Data from: How long do anti-predator interventions remain effective? Patterns, thresholds and uncertainty
Published Aug 22, 2019 on Dryad.
Cite this dataset
Khorozyan, Igor; Waltert, Matthias (2019). Data from: How long do anti-predator interventions remain effective? Patterns, thresholds and uncertainty [Dataset]. Dryad. https://doi.org/10.5061/dryad.p6k2cb0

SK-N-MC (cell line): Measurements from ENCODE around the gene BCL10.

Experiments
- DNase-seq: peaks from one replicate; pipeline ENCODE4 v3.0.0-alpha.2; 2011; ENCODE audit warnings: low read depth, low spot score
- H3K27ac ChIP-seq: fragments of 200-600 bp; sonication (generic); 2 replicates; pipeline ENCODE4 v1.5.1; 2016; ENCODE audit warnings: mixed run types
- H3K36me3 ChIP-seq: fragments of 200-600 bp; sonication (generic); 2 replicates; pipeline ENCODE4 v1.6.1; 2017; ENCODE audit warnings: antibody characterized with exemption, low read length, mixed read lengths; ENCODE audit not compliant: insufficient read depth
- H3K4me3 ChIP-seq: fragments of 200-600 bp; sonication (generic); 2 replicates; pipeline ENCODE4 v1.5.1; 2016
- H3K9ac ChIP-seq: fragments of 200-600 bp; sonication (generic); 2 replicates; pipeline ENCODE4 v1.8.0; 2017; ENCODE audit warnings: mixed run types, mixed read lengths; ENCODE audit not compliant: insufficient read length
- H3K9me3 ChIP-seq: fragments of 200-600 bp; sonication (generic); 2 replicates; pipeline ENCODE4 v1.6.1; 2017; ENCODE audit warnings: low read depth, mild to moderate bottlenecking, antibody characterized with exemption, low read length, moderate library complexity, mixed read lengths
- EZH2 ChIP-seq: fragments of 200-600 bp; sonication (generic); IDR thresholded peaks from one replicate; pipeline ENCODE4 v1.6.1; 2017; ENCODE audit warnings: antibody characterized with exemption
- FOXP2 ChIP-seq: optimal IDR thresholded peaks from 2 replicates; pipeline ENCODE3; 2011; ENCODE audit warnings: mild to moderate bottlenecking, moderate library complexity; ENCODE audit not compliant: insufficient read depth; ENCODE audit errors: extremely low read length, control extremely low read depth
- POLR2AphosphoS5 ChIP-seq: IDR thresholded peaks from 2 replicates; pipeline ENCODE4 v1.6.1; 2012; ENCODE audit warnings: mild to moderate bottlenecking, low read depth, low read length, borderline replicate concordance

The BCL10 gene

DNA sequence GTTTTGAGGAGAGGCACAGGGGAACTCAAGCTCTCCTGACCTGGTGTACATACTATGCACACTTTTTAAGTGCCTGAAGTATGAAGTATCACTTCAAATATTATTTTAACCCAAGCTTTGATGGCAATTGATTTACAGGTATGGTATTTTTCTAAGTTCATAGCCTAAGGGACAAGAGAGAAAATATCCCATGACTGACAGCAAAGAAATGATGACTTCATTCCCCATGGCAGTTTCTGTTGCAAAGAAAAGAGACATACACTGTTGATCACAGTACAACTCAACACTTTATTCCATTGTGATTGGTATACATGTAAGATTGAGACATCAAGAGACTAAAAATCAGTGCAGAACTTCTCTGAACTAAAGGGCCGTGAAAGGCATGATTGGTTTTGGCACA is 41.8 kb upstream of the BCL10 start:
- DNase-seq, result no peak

Human-predator conflicts are globally widespread and effective interventions are essential to protect human assets from predator attacks. As effectiveness also has a temporal dimension, it is of importance to know how long interventions remain most effective and to determine time thresholds at which effectiveness begins to decrease. To address this, we conducted a systematic review of the temporal changes in effectiveness of non-invasive interventions against terrestrial mammalian predators, defining a temporal trend line of effectiveness for each published case. We found only 26 cases from 14 publications, mainly referring to electric fences (n = 7 cases) and deterrents (n = 7 cases). We found electric fences and calving control to remain highly effective for the longest time, reducing damage by 100% for periods between three months and three years. The effectiveness of acoustical and light deterrents, as well as guarding animals eroded quite fast after 1-5 months. Supplemental feeding was found to be counter-productive by increasing damage over time instead of reducing it. We stress that it is vital to make monitoring a routine requirement for all intervention applications and suggest to standardise periods of time over which monitoring can produce meaningful and affordable information.